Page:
Patronize your local producer. Distance means money. Buy perishable food from the neighborhood nearest you and thus save.


GENERAL HINTS:

Buy less, serve smaller portions.
Preach the "gospel of the clean plate."

Don't eat a fourth meal.Don't limit the plain food of growing children.  Watch out for the wastes in the community. Full garbage pails in America means empty dinner pails elsewhere.The more fortunate of our people will avoid waste and eat no more than they need; the high cost of living problem of the less fortunate will be solved.


LIPPENCOTTS'S HOME MANUALS; The Business of the Household by C.W. Taber. Even though this was written nearly 100 years ago, and during World War 1, much of the information is practical, common sense.


Food Timeline



On this day in America




The first bubble gum ever marketed was called "Blibber-Blubber."
Manufactured by the Frank Fleer Corp. 1906, it was never  a hit with the public. The bubbles would burst into sticky  fragments all over the chewer's face!




Want to learn how to milk a cow?
How to Make Butter? What to do with the milk from the cow you just milked?
Click Here!
***************************


"No where is the stomach of the traveller or visitor put in such constant peril as among the cake inventive housewives and daughters of New England.  Such is the universal attention paid to this particular branch of epicurism in these states, that I greatly suspect that some of the Pilgrim Fathers must have come over to the country with the Cookery book under one arm and the Bible under the other."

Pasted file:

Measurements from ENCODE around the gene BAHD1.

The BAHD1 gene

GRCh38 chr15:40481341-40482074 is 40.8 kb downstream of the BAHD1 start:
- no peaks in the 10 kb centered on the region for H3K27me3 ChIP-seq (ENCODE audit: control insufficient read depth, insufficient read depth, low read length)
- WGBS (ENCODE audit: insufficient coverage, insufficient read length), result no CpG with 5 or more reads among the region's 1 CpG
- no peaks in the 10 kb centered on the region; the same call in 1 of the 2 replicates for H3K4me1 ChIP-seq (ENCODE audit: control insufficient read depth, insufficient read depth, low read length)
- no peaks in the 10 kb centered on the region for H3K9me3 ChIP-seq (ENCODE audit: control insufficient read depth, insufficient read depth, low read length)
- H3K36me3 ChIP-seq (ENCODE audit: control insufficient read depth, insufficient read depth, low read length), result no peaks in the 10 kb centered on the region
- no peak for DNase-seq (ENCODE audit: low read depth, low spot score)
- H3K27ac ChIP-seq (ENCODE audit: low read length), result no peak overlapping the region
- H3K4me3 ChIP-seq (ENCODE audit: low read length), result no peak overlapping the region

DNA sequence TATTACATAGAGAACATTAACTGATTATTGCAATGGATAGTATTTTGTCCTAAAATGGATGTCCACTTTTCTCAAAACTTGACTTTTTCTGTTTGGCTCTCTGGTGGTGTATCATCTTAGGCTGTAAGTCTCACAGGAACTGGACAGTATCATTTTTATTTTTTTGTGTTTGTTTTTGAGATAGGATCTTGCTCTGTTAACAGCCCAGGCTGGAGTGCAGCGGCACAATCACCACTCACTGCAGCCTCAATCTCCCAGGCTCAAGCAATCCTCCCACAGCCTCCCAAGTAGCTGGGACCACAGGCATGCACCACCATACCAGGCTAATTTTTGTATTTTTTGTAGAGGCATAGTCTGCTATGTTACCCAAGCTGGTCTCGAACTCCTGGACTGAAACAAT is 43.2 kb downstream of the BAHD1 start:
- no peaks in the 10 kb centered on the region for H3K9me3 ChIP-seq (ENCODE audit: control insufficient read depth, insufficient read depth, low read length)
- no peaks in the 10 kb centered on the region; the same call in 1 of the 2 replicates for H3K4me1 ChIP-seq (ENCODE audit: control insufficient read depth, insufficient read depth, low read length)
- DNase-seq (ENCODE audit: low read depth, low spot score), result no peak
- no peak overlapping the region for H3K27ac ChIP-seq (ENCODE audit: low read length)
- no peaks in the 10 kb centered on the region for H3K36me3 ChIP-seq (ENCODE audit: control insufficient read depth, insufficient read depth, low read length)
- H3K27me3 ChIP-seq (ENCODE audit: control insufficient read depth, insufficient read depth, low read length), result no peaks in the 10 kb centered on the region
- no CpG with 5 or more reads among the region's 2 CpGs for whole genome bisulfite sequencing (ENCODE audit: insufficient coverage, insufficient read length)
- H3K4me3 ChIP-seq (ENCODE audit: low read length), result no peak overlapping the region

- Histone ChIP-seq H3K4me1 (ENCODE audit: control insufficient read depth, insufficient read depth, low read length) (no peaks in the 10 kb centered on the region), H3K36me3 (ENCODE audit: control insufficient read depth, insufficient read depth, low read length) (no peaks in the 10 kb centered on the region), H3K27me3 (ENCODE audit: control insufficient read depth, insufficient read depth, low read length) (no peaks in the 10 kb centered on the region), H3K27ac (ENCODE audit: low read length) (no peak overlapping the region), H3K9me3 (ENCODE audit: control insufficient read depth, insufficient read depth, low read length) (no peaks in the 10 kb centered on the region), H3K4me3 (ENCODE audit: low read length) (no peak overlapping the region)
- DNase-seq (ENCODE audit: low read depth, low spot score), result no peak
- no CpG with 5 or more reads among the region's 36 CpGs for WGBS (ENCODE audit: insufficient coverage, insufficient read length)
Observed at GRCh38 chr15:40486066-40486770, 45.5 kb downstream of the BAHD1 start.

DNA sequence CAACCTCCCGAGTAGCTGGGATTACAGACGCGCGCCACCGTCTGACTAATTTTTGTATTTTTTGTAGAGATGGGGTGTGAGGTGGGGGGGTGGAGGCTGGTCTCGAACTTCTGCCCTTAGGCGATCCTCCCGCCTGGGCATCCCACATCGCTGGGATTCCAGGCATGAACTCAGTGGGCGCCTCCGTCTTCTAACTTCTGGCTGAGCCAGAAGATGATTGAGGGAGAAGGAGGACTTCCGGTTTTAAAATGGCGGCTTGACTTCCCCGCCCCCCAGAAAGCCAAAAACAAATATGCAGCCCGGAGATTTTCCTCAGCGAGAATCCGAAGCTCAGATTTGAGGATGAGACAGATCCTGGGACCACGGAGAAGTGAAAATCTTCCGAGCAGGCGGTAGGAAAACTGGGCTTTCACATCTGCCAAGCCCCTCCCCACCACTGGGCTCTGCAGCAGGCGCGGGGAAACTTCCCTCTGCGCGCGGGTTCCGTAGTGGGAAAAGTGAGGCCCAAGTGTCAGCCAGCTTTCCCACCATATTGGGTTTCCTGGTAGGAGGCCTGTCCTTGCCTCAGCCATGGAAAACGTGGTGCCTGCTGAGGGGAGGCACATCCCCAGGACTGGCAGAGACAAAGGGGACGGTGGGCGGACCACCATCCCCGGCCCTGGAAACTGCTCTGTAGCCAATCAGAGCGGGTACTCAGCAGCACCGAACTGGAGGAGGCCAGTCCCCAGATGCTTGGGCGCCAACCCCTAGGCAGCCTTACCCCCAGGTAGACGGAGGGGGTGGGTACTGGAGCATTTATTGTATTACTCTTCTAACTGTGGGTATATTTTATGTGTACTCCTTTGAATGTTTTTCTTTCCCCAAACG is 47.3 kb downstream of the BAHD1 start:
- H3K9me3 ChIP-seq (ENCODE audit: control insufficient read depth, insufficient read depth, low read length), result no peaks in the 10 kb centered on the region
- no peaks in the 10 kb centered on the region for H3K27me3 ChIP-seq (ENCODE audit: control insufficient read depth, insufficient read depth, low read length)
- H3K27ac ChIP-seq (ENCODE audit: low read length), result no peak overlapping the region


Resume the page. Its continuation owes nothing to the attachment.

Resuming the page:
Said Charles Joseph Latrobe 1836, taken from The Yankee Kitchen Cookbook 1969



The Meaning of Anadama Bread and Recipe


"The Cooks Oracle  1821"

"Remember to excite the good opinion of the eye
is the first step towards awakening the appetite."


More tips on saving money on food coming soon.
I will try to help you to learn how to spend $50 a week on  groceries and eat healthy.




More Food Fun!





Food History Links

Potato History




The first bubble gum ever marketed was called "Blibber-Blubber."
Manufactured by the Frank Fleer Corp. 1906, it was never  a hit with the public. The bubbles would burst into sticky  fragments all over the chewer's face!




Want to learn how to milk a cow?
How to Make Butter? What to do with the milk from the cow you just milked?
Click Here!
***************************


"No where is the stomach of the traveller or visitor put in such constant peril as among the cake inventive housewives and daughters of New England.  Such is the universal attention paid to this particular branch of epicurism in these states, that I greatly suspect that some of the Pilgrim Fathers must have come over to the country with the Cookery book under one arm and the Bible under the other."